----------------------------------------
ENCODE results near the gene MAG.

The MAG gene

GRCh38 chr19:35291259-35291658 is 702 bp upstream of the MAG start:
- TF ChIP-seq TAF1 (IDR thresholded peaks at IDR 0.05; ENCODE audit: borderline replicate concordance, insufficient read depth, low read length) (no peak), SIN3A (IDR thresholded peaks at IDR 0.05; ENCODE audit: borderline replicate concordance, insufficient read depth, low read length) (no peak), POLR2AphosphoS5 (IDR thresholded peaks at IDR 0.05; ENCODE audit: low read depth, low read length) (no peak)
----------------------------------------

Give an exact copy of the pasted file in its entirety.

ENCODE results near the gene MAG.

The MAG gene

GRCh38 chr19:35291259-35291658 is 702 bp upstream of the MAG start:
- TF ChIP-seq TAF1 (IDR thresholded peaks at IDR 0.05; ENCODE audit: borderline replicate concordance, insufficient read depth, low read length) (no peak), SIN3A (IDR thresholded peaks at IDR 0.05; ENCODE audit: borderline replicate concordance, insufficient read depth, low read length) (no peak), POLR2AphosphoS5 (IDR thresholded peaks at IDR 0.05; ENCODE audit: low read depth, low read length) (no peak)